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That Was Then, This Is Now: PSINet, Not Your Father's ISP

Somewhere between 1996 and 1998, PSINet (NASDAQ:PSIX) managed to outlast its critics, hire a slew of MCI wizards, place $600 million in debt, acquire fiber optic lines that would make AT&T drool, and position itself as a backbone that owns its backbone, unlike the spineless ISPs whose stocks have run up to all-time highs this year.

But Wall Street may not have clearly caught up with the grappling moves PSI has made and what it all means. We ran some numbers and came up with a story that could see PSINet, already up more than 100% year to date in stock price, become one of the largest data carrier players in a world where data traffic is (or soon will be) king.

First our analysis:

PSINet's latest quarterly revenue annualized implies $178 million yearly revenue. On an enterprise to revenue basis we project PSIX at 7x revenue, an average for ISPs but perhaps an undervalued multiple for a carrier class ISP/IP communications backbone.

PSINet can do what reseller ISPs can't, and that's sell more bandwidth. It's theirs--they don't rent it like the others. All this with fiber and bandwidth that is fat enough to send the entire Internet traffic through and have room to toss a few 747s in there also.

Check the table, the numbers tell the story:


Market cap


$ 622.40

Current assets


$ 73.50

Current liabilities


$ 108.40

Working capital (negative)


$ (34.90)

Long-term debt


$ 600.00

Enterprise value


$ 1,257.30

Latest quarter rev.


$ 44.50



$ 178.00


Corporate accounts



ISP clients


End users





Enterprise value ratios



Enterprise/corporate accounts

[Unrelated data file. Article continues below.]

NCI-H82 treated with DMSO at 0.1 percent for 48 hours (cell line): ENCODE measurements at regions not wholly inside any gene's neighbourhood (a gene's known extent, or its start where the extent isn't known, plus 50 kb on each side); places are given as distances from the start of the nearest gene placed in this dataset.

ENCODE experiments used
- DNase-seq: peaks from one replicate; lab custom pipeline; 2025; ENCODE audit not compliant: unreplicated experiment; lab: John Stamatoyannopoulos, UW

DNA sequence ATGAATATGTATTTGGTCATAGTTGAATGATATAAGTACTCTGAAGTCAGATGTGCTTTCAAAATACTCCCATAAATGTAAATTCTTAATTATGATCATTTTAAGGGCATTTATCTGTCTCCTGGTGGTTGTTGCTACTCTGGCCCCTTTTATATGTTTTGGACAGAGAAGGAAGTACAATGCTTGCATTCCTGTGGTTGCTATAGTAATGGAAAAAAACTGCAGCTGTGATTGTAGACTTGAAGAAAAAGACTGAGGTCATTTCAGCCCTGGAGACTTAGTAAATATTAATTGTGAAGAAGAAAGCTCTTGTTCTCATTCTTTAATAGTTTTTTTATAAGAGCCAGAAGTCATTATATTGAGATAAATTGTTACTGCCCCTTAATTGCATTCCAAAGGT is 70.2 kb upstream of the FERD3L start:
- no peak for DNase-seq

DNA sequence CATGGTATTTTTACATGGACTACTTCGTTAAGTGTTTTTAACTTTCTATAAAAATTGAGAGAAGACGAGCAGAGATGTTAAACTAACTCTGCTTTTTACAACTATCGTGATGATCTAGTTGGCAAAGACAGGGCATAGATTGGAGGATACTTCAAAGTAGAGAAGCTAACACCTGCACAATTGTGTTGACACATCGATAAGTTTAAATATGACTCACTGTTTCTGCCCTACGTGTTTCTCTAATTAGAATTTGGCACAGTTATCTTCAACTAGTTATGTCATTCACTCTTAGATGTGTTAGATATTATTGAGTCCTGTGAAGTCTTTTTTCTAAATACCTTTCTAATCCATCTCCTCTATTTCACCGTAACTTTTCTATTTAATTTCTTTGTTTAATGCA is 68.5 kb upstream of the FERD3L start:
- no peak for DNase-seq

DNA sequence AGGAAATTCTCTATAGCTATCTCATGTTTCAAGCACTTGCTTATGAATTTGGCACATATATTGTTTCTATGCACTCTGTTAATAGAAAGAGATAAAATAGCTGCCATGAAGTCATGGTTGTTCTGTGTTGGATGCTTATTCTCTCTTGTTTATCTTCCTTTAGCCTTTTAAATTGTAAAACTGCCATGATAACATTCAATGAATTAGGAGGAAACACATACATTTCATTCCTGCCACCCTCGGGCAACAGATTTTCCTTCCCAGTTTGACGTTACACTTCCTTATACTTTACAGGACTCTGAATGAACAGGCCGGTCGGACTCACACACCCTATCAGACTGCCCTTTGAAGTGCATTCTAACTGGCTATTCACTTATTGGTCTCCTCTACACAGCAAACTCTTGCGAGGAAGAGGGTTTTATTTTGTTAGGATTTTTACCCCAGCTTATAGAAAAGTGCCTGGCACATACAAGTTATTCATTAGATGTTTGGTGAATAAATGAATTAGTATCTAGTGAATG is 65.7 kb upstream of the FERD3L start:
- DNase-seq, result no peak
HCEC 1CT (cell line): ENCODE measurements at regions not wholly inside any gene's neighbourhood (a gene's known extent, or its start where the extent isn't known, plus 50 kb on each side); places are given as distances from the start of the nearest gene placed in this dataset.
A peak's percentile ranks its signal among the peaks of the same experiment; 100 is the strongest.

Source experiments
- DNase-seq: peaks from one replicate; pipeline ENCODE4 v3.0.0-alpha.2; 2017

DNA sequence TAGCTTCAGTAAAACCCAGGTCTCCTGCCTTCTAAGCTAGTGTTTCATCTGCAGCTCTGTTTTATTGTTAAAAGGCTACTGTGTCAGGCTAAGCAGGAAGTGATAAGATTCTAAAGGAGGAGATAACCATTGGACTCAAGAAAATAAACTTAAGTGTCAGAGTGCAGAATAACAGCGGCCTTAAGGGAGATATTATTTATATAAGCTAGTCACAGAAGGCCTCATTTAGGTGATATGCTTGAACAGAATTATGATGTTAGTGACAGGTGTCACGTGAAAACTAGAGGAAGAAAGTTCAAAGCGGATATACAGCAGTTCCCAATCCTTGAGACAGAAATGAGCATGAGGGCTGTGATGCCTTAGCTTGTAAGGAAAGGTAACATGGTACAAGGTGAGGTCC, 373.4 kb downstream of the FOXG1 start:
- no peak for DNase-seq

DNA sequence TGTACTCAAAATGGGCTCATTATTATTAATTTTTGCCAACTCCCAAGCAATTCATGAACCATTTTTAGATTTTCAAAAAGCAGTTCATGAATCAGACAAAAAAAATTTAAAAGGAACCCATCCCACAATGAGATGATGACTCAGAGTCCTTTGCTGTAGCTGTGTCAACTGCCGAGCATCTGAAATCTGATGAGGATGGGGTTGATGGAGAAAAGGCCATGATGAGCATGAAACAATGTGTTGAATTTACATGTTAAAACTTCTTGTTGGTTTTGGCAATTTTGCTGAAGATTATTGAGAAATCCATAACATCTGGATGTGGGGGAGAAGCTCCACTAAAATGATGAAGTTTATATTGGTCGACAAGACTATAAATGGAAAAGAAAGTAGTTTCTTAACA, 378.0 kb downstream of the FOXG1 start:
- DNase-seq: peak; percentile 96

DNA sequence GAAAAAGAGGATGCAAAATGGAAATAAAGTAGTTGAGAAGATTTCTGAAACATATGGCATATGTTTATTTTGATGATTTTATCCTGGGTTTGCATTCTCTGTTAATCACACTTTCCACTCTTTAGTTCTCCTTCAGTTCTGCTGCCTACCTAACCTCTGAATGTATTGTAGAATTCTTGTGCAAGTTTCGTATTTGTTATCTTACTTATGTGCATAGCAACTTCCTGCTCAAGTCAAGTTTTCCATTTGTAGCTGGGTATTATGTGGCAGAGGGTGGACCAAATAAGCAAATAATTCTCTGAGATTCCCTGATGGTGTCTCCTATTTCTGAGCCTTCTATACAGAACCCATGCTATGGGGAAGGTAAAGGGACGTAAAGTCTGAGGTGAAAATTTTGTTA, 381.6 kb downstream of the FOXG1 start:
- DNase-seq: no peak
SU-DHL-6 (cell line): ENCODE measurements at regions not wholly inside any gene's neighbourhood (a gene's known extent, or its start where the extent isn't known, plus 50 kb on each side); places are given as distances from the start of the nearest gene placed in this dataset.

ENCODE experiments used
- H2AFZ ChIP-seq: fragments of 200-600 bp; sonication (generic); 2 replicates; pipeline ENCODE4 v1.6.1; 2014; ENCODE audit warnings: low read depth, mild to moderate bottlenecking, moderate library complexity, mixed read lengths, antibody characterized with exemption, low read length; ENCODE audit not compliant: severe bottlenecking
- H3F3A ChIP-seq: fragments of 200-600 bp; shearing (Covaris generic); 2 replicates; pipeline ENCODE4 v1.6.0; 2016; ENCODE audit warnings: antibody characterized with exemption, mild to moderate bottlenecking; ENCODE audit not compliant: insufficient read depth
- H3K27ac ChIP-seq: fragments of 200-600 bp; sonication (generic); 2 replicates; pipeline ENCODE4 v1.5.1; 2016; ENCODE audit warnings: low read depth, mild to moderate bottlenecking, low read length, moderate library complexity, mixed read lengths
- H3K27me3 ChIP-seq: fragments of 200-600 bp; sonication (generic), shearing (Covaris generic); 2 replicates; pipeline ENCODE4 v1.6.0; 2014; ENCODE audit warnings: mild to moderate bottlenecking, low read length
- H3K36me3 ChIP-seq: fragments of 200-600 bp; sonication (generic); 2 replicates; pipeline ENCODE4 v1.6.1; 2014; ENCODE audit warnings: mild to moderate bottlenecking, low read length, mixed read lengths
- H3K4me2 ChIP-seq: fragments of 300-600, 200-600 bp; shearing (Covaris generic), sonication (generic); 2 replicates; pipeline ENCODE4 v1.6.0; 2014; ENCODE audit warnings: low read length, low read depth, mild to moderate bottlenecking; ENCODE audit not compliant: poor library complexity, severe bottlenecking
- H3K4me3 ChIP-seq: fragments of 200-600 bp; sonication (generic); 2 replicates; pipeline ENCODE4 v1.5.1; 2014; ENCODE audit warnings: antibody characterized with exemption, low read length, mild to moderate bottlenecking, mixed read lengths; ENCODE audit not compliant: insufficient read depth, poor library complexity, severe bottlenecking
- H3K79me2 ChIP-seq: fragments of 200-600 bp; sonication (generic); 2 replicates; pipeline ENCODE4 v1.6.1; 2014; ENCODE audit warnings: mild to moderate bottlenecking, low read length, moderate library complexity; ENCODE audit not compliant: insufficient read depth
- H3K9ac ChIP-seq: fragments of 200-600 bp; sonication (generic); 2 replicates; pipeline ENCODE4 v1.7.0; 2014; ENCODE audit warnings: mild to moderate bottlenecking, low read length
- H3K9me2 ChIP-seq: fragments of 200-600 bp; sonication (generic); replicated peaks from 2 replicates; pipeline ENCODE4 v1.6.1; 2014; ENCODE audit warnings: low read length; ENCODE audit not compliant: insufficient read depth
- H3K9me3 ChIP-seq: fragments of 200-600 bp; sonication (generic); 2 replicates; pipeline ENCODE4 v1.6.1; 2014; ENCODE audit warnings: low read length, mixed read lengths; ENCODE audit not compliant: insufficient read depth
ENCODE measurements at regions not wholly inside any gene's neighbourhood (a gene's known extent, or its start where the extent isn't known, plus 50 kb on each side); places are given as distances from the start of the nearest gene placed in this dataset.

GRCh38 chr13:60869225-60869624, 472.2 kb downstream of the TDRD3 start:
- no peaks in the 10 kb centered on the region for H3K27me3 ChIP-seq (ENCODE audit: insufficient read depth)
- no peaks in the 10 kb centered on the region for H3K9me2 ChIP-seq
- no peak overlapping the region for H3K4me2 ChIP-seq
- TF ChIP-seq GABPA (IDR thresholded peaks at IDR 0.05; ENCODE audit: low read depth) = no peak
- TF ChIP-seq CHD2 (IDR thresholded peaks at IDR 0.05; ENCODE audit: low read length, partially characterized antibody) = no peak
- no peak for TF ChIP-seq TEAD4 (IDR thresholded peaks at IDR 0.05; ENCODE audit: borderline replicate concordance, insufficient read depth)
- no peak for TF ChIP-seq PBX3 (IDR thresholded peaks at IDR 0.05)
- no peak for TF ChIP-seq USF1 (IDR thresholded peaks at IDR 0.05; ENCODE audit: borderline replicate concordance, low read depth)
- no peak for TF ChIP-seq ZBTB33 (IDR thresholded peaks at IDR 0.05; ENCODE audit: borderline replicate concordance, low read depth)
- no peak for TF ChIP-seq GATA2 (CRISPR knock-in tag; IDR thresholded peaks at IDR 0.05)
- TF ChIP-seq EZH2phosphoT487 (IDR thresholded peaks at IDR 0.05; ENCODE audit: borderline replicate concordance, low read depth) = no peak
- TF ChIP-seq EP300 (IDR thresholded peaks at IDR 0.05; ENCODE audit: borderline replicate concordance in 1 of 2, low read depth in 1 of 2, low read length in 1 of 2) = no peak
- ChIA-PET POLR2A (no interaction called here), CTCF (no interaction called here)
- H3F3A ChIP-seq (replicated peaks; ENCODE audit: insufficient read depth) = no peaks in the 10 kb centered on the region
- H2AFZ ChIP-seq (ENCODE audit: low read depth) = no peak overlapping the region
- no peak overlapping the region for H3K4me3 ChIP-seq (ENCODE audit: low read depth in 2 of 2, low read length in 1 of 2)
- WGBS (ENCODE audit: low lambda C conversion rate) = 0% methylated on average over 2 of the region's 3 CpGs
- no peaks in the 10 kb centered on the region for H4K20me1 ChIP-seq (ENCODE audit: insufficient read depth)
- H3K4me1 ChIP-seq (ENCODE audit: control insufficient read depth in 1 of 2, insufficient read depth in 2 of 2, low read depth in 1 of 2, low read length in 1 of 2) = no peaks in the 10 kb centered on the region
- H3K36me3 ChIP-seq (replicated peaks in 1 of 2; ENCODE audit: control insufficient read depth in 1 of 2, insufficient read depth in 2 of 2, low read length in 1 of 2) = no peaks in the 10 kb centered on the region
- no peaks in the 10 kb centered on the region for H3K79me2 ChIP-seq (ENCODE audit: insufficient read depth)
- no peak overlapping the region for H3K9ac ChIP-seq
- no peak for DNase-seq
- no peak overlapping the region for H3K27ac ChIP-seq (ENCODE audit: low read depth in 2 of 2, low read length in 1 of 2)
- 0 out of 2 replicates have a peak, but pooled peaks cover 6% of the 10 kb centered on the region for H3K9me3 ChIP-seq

$ 37,756.76

Enterprise/ISP clients


$ 20.61

Enterprise/end users

$ 4,989.29



$ 3.14




$ 198,000

) 1998 Mecklermedia, The Internet Media Company

Beyond the stats we talked at length with PSI's chief financial officer Ed Postal who explained the strategies behind the moves.

Here's our summary:

  • One-third of the Fortune 500 are PSINet customers. These accounts each generate $2,000 to $40,000 per month.

  • PSI recently placed $600 million in debt, the first ISP to be rated by Moody's (by the way, it was B-, not bad for a 10% yield offer. Postal said this was 12x oversubscribed, meaning plenty of faith in this one). Translation: PSI is cashed up.

  • PSI sold 20% equity to fiber carrier IXC in exchange for IXC's fiber optic lines with 2.4 billion bits per second capacity or enough to carry the world's entire Internet traffic by itself. PSI guaranteed IXC's 20% stake at $240 million. Translation: for $240 million PSI owns effectively unlimited bandwidth (although we're sure Microsoft and Intel will think of something to take up that space, Windows 2001 could very well be a 200 meg Web-run application).

  • The fiber also cuts operating costs. 50x capacity at 10% of the cost of pre-fiber lines.

  • PSI targets the small- to medium-sized business market with its services (access, hosting, IP fax). There are about 10 million businesses in the U.S. by our estimates and PSI says about 6 million fit into its target range. PSI estimates each account in this space is worth about $300 to $3,000 per month in revenue flow.

  • PSI average revenue per customer is $450 according to Postal; that's 4x to 32x more than consumer ISP or reseller ISPs such as Netcom, Concentric or Verio.

  • PSI sold its primary 100,000 consumer accounts to Mindspring long ago. Is PSI happy? Yes. Selling bandwidth to ISPs and carriers is 55% gross margin vs. loss for it on those consumer accounts.

    When asked what was the best thing PSI did in the past two years Postal replied: "Become a global facilities-based IP communications provider without giving up the company" and "we've done a good job of funding growth."

    PSI's plan for the $600 million bond placement are: $20 million to the underwriter of the deal; $20 million to complete the iSTAR acquisition (acquiring iSTAR makes PSI the leading ISP in Canada); $140 million set aside for 2 1/2 years of interest payment, general corporate expenses.

    That leaves about half a billion dollars to buy, build and convince Wall Street that PSINet may not be your father's ISP after all. It's certainly not the PSI it was in 1996. That was then, this is now.